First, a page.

Other Important Guides on This Topic
- Last Updated Sep 29, 2014
This libguide is a companion to the Savvy Researcher workshop entitled "Understanding Impact: Impact Factor and Other Bibliometrics." For more information about this workshop, please visit http://www.library.illinois.edu/sc/services/savvy_researcher.html
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- Last Updated Feb 17, 2015
This guide provides an overview of the literature review and its place in a research project, thesis, or dissertation, and demonstrate some strategies and resources for finding the information you need using the U of I Library.
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A list of resources and follow-up instructions for the Online Scholarly Presence Symposium on 3/6/15.
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A research guide on Advanced Googling
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- Last Updated Sep 8, 2014
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Google is a large search engine which can search very generally or very specifically. While you probably already use Google in your daily life, this guide will explore ways to use Google specifically for your research.
Please see the tabs above or the links below for more information about using specific Google features.
Google Searching Tips
Some basic facts
- Every word matters. Generally, all the words you put in the query will be used.
- Search is always case insensitive. A search for
[ new york times ]is the same as a search for [ New York Times ].
- Generally, punctuation is ignored, including @#$%^&*()=+\ and other special characters. However, there is a growing list of puctuation that Google will search in specific cases.
To make sure that your Google searches return the most relevant results, there are some exceptions to the rules above.
Tips for better searches
- Keep it simple. If you're looking for a particular company, just enter its name, or as much of its name as you can recall. If you're looking for a particular concept, place, or product, start with its name. If you're looking for a pizza restaurant, just enter pizza and the name of your town or your zip code. Most queries do not require advanced operators or unusual syntax. Simple is good.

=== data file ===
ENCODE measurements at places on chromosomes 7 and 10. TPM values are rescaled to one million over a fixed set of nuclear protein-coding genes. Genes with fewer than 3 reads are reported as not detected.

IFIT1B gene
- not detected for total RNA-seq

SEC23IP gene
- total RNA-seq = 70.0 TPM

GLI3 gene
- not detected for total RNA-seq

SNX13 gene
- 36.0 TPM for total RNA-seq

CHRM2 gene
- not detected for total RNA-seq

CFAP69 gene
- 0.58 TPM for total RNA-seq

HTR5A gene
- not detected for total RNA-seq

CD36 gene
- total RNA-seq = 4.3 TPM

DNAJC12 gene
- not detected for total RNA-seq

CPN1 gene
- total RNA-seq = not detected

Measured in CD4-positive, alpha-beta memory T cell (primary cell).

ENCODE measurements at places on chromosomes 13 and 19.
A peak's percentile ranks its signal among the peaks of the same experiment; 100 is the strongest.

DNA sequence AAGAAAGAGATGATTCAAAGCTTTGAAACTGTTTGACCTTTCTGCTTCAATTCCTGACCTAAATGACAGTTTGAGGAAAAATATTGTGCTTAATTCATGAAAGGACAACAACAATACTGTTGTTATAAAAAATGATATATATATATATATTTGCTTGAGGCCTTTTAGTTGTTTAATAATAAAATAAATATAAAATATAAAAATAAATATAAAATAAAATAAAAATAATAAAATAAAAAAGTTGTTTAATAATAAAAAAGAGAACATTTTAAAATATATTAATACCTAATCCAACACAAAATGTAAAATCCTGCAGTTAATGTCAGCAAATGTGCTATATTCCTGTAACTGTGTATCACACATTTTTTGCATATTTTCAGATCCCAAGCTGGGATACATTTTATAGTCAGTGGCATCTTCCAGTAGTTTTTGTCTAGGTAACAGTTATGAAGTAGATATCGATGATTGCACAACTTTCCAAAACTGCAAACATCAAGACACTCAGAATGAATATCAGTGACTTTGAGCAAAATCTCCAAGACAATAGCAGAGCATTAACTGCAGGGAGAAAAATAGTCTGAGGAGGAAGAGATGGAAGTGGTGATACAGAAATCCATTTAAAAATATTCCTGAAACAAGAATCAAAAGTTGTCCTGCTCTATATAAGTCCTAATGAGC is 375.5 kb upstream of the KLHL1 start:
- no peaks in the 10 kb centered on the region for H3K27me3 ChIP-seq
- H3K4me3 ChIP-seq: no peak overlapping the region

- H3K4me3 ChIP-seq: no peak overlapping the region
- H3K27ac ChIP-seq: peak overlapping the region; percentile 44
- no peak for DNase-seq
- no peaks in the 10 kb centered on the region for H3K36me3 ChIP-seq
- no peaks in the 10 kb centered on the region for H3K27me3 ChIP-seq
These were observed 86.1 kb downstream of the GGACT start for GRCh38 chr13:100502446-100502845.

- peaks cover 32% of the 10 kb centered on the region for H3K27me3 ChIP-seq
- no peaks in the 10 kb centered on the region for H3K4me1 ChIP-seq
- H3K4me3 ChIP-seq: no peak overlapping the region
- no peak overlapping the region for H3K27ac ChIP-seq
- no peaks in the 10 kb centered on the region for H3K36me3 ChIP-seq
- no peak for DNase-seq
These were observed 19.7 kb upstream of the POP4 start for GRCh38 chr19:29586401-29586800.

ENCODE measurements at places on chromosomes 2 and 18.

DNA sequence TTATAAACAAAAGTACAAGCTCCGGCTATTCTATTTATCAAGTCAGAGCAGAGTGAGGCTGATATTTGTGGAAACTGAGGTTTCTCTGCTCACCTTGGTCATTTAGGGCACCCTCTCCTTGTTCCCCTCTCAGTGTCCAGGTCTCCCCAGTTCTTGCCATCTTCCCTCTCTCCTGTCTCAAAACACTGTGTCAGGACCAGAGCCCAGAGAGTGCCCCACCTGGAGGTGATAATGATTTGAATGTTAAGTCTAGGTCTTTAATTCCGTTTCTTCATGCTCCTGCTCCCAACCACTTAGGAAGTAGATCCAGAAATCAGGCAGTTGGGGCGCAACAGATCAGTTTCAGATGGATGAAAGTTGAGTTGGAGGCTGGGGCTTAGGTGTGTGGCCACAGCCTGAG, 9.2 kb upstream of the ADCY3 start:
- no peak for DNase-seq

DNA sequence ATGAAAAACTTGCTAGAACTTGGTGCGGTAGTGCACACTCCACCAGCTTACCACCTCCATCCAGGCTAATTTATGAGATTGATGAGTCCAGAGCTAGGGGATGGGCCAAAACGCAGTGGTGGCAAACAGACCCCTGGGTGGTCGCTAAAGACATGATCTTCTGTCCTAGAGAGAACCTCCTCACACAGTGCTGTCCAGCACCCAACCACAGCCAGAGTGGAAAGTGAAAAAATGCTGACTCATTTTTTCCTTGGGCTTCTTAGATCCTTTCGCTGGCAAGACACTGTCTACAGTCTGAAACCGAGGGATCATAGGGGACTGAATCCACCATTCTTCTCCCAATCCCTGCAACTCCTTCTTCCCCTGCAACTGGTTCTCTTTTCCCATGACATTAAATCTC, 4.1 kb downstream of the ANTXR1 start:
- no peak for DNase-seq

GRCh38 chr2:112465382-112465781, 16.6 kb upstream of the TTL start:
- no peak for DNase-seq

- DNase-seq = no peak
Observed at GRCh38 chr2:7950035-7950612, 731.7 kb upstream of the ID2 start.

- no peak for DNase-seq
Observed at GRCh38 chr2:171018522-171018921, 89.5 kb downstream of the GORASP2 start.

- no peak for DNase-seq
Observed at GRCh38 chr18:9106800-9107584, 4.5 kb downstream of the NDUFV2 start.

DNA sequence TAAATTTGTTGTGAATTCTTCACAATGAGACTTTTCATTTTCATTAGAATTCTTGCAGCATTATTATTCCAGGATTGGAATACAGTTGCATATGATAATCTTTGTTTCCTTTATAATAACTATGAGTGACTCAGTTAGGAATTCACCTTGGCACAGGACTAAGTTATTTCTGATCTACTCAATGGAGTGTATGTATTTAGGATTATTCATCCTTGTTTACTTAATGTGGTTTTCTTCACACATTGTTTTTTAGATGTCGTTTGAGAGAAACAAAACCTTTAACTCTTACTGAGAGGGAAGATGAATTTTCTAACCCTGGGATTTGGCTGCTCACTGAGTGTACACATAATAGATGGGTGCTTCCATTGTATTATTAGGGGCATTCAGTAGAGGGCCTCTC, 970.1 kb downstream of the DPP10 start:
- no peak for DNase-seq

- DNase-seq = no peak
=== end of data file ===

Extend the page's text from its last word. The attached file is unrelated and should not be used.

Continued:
- Think how the page you are looking for will be written. A search engine is not a human, it is a program that matches the words you give to pages on the web. Use the words that are most likely to appear on the page. For example, instead of saying
[ my head hurts ], say [ headache ],because that's the term a medical page will use. The query [ in what country are bats considered an omen of good luck? ]is very clear to a person, but the document that gives the answer may not have those words. Instead, use the query [ bats are considered good luck in ]or even just [ bats good luck ], because that is probably what the right page will say.
- Describe what you need with as few terms as possible. The goal of each word in a query is to focus it further. Since all words are used, each additional word limits the results. If you limit too much, you will miss a lot of useful information. Alternately, Google might search for some, not all of the terms, giving you results that aren't relevant. The main advantage to starting with fewer keywords is that, if you don't get what you need, the results will likely give you a good indication of what additional words are needed to refine your results on the next search. For example,
[ weather cancun ]is a simple way to find the weather and it is likely to give better results than the longer [ weather report for cancun mexico ].
- Choose descriptive words. The more unique the word is the more likely you are to get relevant results. Words that are not very descriptive, like 'document,' 'website,' 'company,' or 'info,' are usually not needed. Keep in mind, however, that even if the word has the correct meaning but it is not the one most people use, it may not match the pages you need. For example,
[ celebrity ringtones ]is more descriptive and specific than [ celebrity sounds ].
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